- The Washington Times - Tuesday, May 9, 2000

The State of Ohio's official motto sponsors the New Testament's salvational creed expressed in Chapter 19, Verse 26 of the Gospel According to Matthew: "With God All Things Are Possible." A 12-year-old Cincinnati schoolboy proposed the motto inspired by his New Testament learning. On the day of its official promulgation, Oct. 1, 1959, the secretary of state underscored its genesis: "The boy started petitioning the Legislature when he was 9 years old, [sic] Jimmy chose a verse in the New Testament, Matthew 19:26, 'But Jesus beheld them and said unto them, With men this is impossible; but with God all things are possible,' from which to draw the official motto."

Doesn't Ohio's state motto unmistakably endorse a seminal religious precept of a particular sect? No Muslim would mistake it for a passage in the Holy Koran, nor a Mormon as an excerpt from the Book of Mormon, nor a Jew as a snippet out of the Pentateuch. And the motto may be more alienating to Hindus, Buddhists, Sikhs or other adherents whose creeds deny Jesus even a cameo appearance in salvation, reincarnation, or the like. And Ohio's preference for New Testament doctrine was clearly intended. Its legislators knew of the motto's holy provenance, either from their own religious training or from Jimmy's catechism. A pamphlet, Ohio's Citizen Digest, distributed by the secretary of state, expressly identifies the New Testament as its source, as does an Ohio Historical Society publication. The U.S. 6th Circuit Court of Appeals in American Civil Liberties Union of Ohio vs. Capitol Square Review and Advisory Board (April 25, 2000) thus seems irreproachable for holding the sectarian motto a violation of the First Amendment's command of religious neutrality.

The ACLU of Ohio and a Presbyterian minister initiated the lawsuit. The motto, it was said, symbolized state apotheosis of a New Testament explanation of salvation, even for a rich man. That sectarian symbolism was powerful and potentially explosive, not anemic. As Associate Justice Robert Jackson sermonized generally in West Virginia State Board of Education vs. Barnette (1943): "Symbolism is a primitive but effective way of communicating ideas. The use of an emblem or flag to symbolize some system, idea, institution, or personality, is a shortcut from mind to mind. Causes and nations, political parties, lodges and ecclesiastical groups seek to knit the loyalty of their followings to a flag or banner, a color or design. The state announces rank, function and authority through crowns, maces, uniforms and black robes; the church speaks through the Cross, the Crucifix, the altar and shrine, and clerical raiment. Symbols of state often convey political ideas just as religious symbols come to convey theological ones."

State preference for one religious doctrine over another thus defies a central commandment of the First Amendment: equal rights, dignity, respect and accommodation for all religions. The wisdom of that political gospel seems beyond question. History, both modern and ancient, demonstrate the incendiary and sanguinary nature of religious divisions and prejudices: the persecution of Jews and Christians under the Roman Empire; the Arian heresy; the subjugation of non-Muslims with the rise of the Prophet Mohammed and his followers; strife between Sunni and Shi'ite; the Crusades; the split between the Eastern Orthodox Church and Rome; the French religious wars culminating in King Henry IV's capitulation to popular prejudice, "Paris is well worth a Mass"; the English Civil War; discrimination against Mormons, Roman Catholics, and Jews in the United States; Jihads against infidels; Hindus against Muslims and vice versa. The potential list is endless, and invites criticism for omitting examples of religious intolerance of equal or greater revulsion. A concession to the shortness of life is the only penitential defense.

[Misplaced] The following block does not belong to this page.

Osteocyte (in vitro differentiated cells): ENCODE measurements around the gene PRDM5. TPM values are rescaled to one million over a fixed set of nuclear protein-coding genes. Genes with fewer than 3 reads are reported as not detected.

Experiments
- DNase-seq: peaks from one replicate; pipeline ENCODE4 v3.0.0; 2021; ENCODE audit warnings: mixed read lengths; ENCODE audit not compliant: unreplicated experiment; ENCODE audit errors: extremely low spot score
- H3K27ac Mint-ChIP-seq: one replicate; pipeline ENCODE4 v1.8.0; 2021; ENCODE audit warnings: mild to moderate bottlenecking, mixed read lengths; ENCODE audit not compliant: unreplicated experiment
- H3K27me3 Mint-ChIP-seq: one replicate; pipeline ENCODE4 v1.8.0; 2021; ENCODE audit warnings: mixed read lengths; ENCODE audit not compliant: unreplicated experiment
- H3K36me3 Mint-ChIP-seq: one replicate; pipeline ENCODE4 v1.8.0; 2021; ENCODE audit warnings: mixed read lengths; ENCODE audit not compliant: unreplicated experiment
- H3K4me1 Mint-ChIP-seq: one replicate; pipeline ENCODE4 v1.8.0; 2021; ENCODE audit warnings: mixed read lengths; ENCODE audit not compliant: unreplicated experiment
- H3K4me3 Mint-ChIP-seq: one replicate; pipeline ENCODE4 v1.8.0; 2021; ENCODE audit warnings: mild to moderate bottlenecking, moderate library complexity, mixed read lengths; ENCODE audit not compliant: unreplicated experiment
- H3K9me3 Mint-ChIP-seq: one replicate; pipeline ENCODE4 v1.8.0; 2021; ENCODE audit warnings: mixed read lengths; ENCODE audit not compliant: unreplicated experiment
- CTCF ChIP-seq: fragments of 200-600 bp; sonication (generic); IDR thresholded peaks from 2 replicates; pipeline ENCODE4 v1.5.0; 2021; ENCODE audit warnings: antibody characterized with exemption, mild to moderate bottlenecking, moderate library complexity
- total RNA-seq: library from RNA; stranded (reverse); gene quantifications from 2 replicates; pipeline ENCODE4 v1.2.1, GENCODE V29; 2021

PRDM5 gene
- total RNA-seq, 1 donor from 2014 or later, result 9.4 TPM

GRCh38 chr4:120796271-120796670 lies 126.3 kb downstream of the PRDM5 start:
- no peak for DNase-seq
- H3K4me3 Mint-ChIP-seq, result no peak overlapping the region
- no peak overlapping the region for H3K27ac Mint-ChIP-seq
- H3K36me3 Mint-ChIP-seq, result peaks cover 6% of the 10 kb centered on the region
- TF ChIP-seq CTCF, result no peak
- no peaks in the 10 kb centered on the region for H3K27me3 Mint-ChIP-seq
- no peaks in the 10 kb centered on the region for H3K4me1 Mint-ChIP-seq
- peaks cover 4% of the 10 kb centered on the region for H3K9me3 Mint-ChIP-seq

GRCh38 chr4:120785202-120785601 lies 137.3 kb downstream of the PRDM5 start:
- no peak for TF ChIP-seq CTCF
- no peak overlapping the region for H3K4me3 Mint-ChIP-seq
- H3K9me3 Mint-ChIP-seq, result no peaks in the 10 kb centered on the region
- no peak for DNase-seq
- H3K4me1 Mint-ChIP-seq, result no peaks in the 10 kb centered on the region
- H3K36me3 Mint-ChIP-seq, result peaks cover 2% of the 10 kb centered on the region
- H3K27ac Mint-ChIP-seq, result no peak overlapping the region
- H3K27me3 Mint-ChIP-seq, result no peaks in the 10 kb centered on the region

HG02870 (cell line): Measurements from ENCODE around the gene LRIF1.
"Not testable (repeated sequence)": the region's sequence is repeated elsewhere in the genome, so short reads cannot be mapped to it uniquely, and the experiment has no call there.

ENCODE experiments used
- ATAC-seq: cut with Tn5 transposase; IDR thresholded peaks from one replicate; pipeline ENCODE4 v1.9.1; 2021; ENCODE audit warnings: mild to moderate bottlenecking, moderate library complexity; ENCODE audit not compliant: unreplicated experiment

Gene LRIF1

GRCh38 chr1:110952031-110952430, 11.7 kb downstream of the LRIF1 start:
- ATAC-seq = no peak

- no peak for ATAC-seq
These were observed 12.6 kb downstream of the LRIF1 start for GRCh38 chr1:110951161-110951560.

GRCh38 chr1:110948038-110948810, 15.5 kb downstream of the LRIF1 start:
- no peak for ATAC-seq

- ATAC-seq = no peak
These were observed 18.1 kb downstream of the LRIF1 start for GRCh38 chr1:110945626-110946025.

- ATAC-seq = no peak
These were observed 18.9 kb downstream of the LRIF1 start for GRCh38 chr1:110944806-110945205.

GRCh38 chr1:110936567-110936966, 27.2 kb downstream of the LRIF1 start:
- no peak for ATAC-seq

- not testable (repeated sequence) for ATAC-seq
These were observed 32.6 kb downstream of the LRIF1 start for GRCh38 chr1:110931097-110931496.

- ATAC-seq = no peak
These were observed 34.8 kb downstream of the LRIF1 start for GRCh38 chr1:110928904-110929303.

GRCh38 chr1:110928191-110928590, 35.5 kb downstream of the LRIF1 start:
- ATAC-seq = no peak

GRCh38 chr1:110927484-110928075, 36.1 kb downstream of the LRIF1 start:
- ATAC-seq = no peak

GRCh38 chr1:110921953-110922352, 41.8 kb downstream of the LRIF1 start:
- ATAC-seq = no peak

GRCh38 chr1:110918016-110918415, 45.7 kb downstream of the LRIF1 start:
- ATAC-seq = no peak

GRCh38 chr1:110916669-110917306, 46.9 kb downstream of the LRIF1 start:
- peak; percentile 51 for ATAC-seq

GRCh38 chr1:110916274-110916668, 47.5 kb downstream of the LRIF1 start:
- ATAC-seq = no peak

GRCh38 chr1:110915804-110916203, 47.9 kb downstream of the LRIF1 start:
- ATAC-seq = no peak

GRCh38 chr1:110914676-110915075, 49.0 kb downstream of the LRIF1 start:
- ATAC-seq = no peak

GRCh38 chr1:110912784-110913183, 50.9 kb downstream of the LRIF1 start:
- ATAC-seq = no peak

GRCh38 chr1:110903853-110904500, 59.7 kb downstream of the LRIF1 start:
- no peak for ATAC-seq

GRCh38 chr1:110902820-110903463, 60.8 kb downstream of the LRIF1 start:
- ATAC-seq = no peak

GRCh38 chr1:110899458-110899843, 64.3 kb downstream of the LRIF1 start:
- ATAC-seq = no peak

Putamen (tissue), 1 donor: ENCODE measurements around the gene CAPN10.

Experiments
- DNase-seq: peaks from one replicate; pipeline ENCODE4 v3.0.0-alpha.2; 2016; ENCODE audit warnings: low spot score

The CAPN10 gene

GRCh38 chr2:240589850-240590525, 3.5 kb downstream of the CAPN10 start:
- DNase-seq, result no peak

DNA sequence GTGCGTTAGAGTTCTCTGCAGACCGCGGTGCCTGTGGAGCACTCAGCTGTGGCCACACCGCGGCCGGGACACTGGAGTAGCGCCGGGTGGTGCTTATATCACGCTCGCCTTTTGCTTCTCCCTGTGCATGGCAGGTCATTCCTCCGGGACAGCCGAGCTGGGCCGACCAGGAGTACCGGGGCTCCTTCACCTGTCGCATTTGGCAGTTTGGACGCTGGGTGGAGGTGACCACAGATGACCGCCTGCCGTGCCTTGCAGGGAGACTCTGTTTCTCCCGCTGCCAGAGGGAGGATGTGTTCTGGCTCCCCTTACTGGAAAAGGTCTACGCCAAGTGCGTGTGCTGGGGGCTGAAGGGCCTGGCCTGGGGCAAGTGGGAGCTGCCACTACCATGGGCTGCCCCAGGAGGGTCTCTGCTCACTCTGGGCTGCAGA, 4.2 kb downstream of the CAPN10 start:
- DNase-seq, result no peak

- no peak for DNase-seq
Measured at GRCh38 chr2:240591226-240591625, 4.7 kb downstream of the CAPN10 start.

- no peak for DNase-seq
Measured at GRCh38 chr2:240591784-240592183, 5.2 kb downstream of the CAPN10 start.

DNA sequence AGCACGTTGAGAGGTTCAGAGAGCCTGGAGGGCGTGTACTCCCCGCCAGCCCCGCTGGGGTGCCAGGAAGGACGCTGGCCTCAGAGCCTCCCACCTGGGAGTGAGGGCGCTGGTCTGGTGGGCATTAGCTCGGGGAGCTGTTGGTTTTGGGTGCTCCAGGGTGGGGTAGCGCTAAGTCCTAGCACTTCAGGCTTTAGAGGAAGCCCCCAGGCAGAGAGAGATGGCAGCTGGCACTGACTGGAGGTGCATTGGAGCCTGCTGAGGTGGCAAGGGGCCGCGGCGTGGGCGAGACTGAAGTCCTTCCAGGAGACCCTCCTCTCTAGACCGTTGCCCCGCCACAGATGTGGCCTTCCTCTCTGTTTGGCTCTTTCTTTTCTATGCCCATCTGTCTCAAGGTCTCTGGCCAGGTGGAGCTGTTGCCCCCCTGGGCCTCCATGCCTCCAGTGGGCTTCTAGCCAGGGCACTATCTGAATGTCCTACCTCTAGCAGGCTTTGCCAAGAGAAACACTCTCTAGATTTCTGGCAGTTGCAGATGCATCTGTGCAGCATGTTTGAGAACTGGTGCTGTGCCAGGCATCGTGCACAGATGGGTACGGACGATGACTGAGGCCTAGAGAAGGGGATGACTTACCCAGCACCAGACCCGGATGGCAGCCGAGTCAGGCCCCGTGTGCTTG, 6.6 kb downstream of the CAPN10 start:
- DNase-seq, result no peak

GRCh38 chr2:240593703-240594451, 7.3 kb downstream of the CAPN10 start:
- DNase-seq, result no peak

Ohio's oblation to the New Testament, it might be urged, is many heavens away from the Spanish Inquisition's autos-da-fe or their equivalents. Its motto bestows no legal advantage on New Testament believers, and its promotion of their proselytizing mission is marginal. Matters of religion, however, stir the deepest emotions and resentments, and chronically provoke quarrels over what seem to outsiders to be doctrinal straws. Countless believers have died over whether leavened or unleavened bread should be used in the Eucharist, or whether God and Jesus are of the same substance.

Ohio summoned no Muslim, Jew, or other non-adherent to the New Testament to support its claim its motto was religiously non-degrading or equally respectful of all creeds. The appeals court decree in ACLU of Ohio ending that state marriage with Christianity thus deserves a homily, not an anathema. If the establishment clause of the First Amendment means anything, it means government has no business in boosting one religion over another.

Uninformed critics of the precedent who fear it champions hostility toward religion hallucinate. As the U.S. Supreme Court preached in Board of Education of Western Community Schools vs. Mergens (1990) in upholding the Equal Access Act, government may direct evenhanded treatment between religious and non-religious activity without running afoul of the Constitution.



Bruce Fein is a lawyer and free-lance writer specializing in legal issues.

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